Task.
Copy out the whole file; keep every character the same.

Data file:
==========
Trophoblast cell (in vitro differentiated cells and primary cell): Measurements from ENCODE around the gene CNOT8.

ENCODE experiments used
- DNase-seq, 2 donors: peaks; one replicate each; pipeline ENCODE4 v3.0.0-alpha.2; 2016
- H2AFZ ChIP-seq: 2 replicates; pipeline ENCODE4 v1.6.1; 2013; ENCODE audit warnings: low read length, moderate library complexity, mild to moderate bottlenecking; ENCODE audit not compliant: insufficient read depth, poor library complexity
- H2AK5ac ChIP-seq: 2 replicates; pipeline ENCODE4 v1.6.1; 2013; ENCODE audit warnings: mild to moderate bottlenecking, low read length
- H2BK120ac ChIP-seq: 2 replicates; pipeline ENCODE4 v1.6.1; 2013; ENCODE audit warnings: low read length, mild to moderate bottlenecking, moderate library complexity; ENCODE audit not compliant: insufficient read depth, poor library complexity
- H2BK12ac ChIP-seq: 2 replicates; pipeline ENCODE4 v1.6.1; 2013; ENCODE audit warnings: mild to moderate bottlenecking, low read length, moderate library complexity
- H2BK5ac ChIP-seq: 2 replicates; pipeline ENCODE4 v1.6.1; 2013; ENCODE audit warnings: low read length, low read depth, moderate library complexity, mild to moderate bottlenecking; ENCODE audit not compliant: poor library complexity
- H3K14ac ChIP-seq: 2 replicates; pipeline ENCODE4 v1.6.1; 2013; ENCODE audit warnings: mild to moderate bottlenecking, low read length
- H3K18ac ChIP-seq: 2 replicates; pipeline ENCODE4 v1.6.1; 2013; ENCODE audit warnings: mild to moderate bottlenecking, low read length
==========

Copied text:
Trophoblast cell (in vitro differentiated cells and primary cell): Measurements from ENCODE around the gene CNOT8.

ENCODE experiments used
- DNase-seq, 2 donors: peaks; one replicate each; pipeline ENCODE4 v3.0.0-alpha.2; 2016
- H2AFZ ChIP-seq: 2 replicates; pipeline ENCODE4 v1.6.1; 2013; ENCODE audit warnings: low read length, moderate library complexity, mild to moderate bottlenecking; ENCODE audit not compliant: insufficient read depth, poor library complexity
- H2AK5ac ChIP-seq: 2 replicates; pipeline ENCODE4 v1.6.1; 2013; ENCODE audit warnings: mild to moderate bottlenecking, low read length
- H2BK120ac ChIP-seq: 2 replicates; pipeline ENCODE4 v1.6.1; 2013; ENCODE audit warnings: low read length, mild to moderate bottlenecking, moderate library complexity; ENCODE audit not compliant: insufficient read depth, poor library complexity
- H2BK12ac ChIP-seq: 2 replicates; pipeline ENCODE4 v1.6.1; 2013; ENCODE audit warnings: mild to moderate bottlenecking, low read length, moderate library complexity
- H2BK5ac ChIP-seq: 2 replicates; pipeline ENCODE4 v1.6.1; 2013; ENCODE audit warnings: low read length, low read depth, moderate library complexity, mild to moderate bottlenecking; ENCODE audit not compliant: poor library complexity
- H3K14ac ChIP-seq: 2 replicates; pipeline ENCODE4 v1.6.1; 2013; ENCODE audit warnings: mild to moderate bottlenecking, low read length
- H3K18ac ChIP-seq: 2 replicates; pipeline ENCODE4 v1.6.1; 2013; ENCODE audit warnings: mild to moderate bottlenecking, low read length